Here’s to you, Culligan man
Steve Coyer | Friday, January 14, 2005
With everybody back at Notre Dame after a long winter break, most students can tell you something that they missed while away from school. Many people are glad to be back with their friends. Others missed South Bend specialties like Eggs Benedict at the dining hall or the smell of ethanol in the evening.
For me personally, I am most grateful to have my nearly infinite supply of crisp clear Culligan water back. For those of you who don’t know, Culligan spring water is delivered in five-gallon containers and can be found in many offices and dorm rooms on campus. Not only is it the most pure and refreshing water I know of, it also is delivered by some of the most unsung heroes at Notre Dame.
These workers … no, that is not the right word … I mean, legends deserve to be recognized and I’m here to tell their story. Forgive me if I seem to exaggerate but I assure you, these men do exist.
Every two weeks my three roommates and I go through about 30 gallons of Culligan water (six containers) and at the end of those two weeks we anxiously await the arrival of a certain person. He arrives when we least suspect and brings with him a large handcart laden with 40-pound jugs of water.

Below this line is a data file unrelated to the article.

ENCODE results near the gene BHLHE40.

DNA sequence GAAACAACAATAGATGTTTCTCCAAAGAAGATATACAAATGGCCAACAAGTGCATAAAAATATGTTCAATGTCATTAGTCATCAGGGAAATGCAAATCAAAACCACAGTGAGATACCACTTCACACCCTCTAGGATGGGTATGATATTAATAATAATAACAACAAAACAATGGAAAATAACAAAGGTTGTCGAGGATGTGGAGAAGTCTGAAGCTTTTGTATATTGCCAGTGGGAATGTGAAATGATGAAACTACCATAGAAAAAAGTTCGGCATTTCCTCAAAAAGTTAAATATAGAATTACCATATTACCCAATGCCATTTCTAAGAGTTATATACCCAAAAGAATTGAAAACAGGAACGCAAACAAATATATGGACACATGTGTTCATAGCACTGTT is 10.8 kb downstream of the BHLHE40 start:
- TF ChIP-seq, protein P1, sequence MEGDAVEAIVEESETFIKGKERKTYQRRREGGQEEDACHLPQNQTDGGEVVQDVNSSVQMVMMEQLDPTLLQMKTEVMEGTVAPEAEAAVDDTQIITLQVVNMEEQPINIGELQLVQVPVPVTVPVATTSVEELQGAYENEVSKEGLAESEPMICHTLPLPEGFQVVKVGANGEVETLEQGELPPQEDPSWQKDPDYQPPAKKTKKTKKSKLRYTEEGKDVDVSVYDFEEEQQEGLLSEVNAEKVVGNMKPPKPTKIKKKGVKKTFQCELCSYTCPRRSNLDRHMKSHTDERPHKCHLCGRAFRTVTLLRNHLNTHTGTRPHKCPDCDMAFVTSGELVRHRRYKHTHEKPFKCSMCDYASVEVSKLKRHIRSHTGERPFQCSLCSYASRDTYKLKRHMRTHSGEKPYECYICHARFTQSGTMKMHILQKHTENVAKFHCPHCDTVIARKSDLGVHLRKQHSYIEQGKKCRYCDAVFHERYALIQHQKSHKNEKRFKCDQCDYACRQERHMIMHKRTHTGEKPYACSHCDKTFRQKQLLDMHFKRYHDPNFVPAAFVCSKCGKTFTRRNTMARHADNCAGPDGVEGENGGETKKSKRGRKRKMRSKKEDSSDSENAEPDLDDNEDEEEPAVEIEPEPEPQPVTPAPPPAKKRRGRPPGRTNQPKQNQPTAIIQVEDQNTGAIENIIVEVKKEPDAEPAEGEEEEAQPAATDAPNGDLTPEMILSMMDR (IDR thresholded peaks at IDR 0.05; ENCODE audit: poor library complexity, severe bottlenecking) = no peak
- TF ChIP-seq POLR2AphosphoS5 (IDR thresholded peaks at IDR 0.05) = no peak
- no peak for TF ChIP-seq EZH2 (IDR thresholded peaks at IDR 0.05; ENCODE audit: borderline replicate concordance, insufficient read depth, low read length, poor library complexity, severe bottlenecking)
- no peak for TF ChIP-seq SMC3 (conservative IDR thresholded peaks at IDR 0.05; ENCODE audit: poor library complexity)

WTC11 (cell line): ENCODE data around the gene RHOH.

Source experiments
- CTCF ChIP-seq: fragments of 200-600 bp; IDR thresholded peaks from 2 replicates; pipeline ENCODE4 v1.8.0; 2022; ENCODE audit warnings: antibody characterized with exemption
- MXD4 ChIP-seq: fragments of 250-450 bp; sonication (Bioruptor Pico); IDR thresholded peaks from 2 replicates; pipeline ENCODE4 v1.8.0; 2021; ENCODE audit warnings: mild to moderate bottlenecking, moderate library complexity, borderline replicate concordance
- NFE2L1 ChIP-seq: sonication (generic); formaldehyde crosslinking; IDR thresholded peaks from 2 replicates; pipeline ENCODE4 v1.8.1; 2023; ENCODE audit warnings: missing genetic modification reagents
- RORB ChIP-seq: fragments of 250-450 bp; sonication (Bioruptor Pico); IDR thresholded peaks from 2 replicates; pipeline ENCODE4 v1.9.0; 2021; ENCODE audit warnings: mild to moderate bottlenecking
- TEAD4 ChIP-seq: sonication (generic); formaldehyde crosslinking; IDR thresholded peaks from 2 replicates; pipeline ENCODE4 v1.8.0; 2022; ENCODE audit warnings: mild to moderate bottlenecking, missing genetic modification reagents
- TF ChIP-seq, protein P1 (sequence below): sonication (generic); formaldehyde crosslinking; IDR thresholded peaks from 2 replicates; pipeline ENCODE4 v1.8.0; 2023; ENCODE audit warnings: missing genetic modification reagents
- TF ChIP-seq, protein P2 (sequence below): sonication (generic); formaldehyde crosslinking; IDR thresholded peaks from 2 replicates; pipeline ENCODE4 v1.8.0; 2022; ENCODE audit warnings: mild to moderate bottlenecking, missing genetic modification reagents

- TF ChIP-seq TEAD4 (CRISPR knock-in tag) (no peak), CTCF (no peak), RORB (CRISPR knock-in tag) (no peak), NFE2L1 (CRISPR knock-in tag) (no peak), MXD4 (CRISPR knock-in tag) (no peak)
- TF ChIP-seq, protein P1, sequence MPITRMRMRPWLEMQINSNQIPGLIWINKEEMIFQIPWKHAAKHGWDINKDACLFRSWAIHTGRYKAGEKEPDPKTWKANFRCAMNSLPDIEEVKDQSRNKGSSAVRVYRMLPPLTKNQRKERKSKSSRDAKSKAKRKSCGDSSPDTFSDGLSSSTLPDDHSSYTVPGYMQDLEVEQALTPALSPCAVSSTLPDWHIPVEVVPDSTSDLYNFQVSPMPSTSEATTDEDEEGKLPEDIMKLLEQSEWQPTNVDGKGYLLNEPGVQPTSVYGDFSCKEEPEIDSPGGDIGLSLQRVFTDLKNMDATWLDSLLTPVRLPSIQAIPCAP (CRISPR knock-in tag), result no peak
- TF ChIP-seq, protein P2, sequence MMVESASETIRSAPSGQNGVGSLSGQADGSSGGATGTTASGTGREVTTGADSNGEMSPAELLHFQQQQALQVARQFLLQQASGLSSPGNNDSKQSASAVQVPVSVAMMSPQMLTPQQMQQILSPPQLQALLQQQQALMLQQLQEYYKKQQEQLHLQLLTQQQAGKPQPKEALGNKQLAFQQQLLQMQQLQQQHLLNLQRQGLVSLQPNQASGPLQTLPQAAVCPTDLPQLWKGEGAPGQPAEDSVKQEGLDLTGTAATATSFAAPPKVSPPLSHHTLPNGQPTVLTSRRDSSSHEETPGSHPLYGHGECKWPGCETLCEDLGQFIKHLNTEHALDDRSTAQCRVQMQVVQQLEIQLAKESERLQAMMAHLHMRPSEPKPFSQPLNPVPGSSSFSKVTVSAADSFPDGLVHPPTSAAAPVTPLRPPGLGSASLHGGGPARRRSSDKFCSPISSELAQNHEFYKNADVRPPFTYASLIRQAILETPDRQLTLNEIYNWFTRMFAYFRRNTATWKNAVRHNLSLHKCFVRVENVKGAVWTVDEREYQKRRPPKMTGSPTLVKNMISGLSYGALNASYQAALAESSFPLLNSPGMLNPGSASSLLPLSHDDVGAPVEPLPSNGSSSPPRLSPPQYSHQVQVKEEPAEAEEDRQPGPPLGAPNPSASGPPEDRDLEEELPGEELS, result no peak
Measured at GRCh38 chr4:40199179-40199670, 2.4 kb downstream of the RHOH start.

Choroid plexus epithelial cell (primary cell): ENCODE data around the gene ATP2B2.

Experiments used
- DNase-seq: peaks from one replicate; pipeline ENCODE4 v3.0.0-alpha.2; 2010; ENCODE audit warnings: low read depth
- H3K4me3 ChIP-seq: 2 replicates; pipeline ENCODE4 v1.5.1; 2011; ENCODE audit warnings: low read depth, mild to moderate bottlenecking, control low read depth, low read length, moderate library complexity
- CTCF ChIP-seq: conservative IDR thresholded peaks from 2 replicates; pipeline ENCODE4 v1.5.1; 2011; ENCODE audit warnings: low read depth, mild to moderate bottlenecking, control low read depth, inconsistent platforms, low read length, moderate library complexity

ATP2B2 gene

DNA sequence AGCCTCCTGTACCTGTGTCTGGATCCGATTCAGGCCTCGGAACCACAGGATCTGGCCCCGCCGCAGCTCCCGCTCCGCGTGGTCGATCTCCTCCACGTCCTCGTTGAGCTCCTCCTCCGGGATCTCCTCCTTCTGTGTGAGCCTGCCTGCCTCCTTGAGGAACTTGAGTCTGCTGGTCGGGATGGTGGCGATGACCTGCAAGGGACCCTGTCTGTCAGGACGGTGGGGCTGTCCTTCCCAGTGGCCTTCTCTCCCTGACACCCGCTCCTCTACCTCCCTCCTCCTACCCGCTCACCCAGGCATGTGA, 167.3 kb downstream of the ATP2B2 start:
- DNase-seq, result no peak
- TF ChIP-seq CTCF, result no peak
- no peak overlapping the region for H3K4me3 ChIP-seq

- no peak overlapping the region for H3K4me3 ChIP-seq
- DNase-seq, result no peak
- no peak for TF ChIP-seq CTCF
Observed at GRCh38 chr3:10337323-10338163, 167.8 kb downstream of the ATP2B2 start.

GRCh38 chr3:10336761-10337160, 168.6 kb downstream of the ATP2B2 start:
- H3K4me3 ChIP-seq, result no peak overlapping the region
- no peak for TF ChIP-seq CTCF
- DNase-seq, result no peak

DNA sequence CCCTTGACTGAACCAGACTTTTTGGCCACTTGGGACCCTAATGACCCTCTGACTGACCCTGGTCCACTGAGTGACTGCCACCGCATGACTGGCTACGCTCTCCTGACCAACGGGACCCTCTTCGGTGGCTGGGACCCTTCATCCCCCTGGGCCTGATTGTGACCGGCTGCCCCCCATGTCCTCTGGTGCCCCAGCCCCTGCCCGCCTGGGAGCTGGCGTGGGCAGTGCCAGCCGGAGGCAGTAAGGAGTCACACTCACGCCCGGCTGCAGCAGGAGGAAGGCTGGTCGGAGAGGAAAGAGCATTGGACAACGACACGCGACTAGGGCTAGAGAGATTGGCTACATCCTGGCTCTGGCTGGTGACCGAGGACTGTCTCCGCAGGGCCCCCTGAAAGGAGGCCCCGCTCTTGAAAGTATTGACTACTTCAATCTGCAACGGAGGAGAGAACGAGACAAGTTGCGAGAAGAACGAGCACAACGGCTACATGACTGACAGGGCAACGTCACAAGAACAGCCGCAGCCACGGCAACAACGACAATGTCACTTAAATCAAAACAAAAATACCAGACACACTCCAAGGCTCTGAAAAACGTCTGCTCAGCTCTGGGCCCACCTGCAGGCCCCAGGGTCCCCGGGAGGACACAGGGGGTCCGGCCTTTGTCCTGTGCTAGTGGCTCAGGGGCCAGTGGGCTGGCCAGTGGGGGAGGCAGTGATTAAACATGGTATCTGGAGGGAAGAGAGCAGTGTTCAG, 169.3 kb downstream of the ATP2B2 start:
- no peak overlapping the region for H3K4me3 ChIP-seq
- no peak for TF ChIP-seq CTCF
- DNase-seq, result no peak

Sometimes his name is Ben; other times it is Dan. Regardless, he is always the Culligan man to us.
Weather conditions have never stopped them from making the delivery. Snow, fog, freezing rain and big puddles are no obstacle for these warriors.
Although my room is located on the third floor, this is hardly a challenge for the Culligan man. Even when the elevator doesn’t work, he has been known to haul the water up the stairs barehanded.
And his feats don’t stop once he gets to the room. While it would be sufficient to leave the water outside our door, the Culligan man personally takes each of the five gallon jugs and places them next to our cooler. When one of my roommates tried to lift two of the jugs at once he failed entirely … clearly he underestimated the strength of the Culligan man.
This pattern of Culligan water delivery happens all over campus. To some it might seem mundane and routine. To me, it is so much more. My roommates and I have come to rely on a constant supply of Culligan water and we have a deep appreciation for the men who deliver it to us.
And I’m sure most people on campus have their own “Culligan man,” a person they rely on week after week and who never gets any real recognition. So for all those unsung heroes, this one’s for you.